Mountain Bike Maintenance Basics + 7 Projects You Can Do At Home

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Upclose shot of dirt covered mountain bike drivetrain
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Whether you’re a seasoned mountain biker or just getting started, keeping your bike in good working condition is essential to staying safe, having fun on the trails, and even progressing your skills. But don’t worry – you don’t need to be a mechanic to keep your bike running smoothly. With a little time and effort, you can easily do simple mountain bike maintenance projects at home.

I get it, though. Taking your bike apart and putting it back together may sound terrifying at first. But the truth is that mountain bikes are actually pretty simple and with the help of YouTube or a friend, you can be confidently wrenching on your bike in no time.

Get your bike ready for the season with these 6 mountain bike maintenance projects you can do at home


Essential mountain bike maintenance tools

Before we get our hands greasy, you’ll need some basic tools to start working on your bike. Below is a list of essential mountain bike maintenance tools to get you started.

  • A bike stand. While you can make-shift a bike stand out of workbenches or chairs, having an actual bike stand makes mountain bike maintenance so much easier and safer for your bike. I like this Foundation stand because it’s not too expensive and it has a large tray to hold tools and small parts.
  • Long-handled hex (aka Allen) wrench set. Your multi-tool will most likely have all the hex wrenches you need, but having a long-handled set will make home maintenance a lot easier. They allow you to get more leverage when tightening or loosening parts and the ball end allows you to access hard-to-reach areas.
  • Floor pump with an air tank reservoir. If you want to change your tubeless tires yourself, you’ll need a floor pump that has an air tank so you can seat the tires on the rims. A normal floor pump isn’t high-pressure enough. Alternatively, this handheld air compressor works great, too.
  • Shock pump. A good shock pump is vital for setting your suspension sag to your weight and riding style. I prefer a digital pump even though they’re more expensive.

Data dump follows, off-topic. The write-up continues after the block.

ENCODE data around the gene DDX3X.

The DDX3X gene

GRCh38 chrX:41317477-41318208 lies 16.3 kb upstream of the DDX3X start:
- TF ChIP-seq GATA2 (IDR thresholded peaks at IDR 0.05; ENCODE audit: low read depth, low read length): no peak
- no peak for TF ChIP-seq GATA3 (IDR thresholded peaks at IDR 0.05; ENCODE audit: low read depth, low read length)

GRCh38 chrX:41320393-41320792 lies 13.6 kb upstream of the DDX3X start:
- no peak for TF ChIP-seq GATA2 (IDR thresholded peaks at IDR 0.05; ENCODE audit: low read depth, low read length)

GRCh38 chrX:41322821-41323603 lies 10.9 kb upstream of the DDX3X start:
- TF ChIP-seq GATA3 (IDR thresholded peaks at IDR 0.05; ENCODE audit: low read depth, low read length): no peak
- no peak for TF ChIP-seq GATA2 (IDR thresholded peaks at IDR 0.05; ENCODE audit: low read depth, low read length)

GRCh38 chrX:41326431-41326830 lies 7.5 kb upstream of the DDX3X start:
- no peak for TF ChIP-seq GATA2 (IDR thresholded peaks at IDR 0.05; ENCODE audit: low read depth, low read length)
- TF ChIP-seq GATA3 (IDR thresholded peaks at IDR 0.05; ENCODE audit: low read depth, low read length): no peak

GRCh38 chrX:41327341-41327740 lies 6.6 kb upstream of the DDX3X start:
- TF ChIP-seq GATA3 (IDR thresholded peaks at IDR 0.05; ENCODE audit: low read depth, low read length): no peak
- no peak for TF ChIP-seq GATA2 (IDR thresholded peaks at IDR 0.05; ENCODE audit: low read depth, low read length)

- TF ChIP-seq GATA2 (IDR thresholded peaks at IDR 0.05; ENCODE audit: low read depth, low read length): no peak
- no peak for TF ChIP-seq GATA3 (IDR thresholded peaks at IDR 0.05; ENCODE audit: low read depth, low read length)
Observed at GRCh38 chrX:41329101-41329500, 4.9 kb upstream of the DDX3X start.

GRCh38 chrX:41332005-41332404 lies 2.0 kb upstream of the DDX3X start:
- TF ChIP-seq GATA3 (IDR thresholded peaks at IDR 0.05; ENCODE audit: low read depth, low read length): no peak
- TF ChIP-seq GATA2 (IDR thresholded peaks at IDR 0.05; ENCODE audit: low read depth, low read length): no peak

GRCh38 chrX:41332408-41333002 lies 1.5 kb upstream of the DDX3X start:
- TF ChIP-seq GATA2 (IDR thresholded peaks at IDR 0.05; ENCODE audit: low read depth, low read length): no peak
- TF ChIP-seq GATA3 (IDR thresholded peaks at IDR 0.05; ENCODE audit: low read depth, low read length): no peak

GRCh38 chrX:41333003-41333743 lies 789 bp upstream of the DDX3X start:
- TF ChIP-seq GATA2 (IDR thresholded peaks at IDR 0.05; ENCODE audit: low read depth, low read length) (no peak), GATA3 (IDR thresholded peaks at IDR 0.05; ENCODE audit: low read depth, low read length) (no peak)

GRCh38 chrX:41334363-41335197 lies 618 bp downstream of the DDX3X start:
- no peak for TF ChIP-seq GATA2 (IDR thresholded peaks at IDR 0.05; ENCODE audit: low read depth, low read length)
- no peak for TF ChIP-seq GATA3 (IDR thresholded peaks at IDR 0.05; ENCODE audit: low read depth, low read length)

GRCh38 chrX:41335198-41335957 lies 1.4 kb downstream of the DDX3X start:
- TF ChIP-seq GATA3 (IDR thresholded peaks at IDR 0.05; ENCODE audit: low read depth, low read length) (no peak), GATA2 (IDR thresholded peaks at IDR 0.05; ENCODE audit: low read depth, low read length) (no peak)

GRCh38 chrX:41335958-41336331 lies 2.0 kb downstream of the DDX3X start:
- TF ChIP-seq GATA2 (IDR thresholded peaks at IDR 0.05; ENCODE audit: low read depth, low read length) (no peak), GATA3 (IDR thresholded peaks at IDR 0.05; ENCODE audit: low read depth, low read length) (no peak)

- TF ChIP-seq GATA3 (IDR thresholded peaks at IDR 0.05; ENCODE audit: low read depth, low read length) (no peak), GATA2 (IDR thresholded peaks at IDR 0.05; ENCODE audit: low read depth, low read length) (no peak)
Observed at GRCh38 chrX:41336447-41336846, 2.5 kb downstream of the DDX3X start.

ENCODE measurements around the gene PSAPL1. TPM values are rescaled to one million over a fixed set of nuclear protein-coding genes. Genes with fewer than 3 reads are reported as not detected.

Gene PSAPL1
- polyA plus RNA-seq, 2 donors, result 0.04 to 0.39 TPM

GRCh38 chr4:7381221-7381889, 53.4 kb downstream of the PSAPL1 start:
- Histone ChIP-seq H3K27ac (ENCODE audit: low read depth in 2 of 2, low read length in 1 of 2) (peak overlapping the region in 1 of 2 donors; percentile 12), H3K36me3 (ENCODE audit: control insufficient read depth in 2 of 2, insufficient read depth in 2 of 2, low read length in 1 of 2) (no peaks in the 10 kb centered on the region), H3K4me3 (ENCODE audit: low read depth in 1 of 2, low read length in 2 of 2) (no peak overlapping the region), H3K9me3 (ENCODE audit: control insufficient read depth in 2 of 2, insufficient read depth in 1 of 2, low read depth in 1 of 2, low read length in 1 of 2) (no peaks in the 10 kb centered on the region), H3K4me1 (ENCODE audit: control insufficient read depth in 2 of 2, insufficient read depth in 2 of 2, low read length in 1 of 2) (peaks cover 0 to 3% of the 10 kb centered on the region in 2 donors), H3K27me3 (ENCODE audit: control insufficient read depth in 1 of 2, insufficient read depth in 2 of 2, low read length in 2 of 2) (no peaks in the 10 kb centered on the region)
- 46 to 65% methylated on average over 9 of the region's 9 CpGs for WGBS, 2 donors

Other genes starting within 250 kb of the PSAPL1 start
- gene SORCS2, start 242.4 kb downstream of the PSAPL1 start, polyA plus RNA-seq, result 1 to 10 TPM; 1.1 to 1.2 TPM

• Valve core remover. You’ll need this to add sealant and change a tire.
  • Chain lube
  • Grease
  • Degreaser
  • Tire sealant
  • Multi-tool with a chainbreaker
  • Shop rags

Mountain bike maintenance schedule

To help prevent big and expensive problems, it’s important to keep up with regular mountain bike maintenance. The tips below are a good starting point, but you may need to adjust your maintenance schedule based on how often you ride and the conditions you ride in.

Before every ride

  • Tires: Check your tire pressure before every ride and add air if they feel soft.

PRO TIP

It’s a good idea to get into the habit of pumping your tires up to a specific PSI before each ride. Not only will this make your riding feel more consistent, but it’ll also help you avoid rim dents and flats.

PSI will vary depending on your weight, ride style, type of terrain you’re riding on, and what tires you have.

  • Brakes: Give the brakes a quick squeeze to make sure they’re working properly and they don’t feel ‘soft’.
  • Derailleur: Shift through all the gears to make sure they’re working properly
  • Chain: Inspect the chain for damage and wipe off any excess grease or dirt. Lube it if it looks or sounds dry.
  • Noises: Make sure your bike isn’t making any weird noises like knocking or creaking.

Every 2-6 months

  • Suspension: Check your sag and add air to your front fork and rear shock accordingly.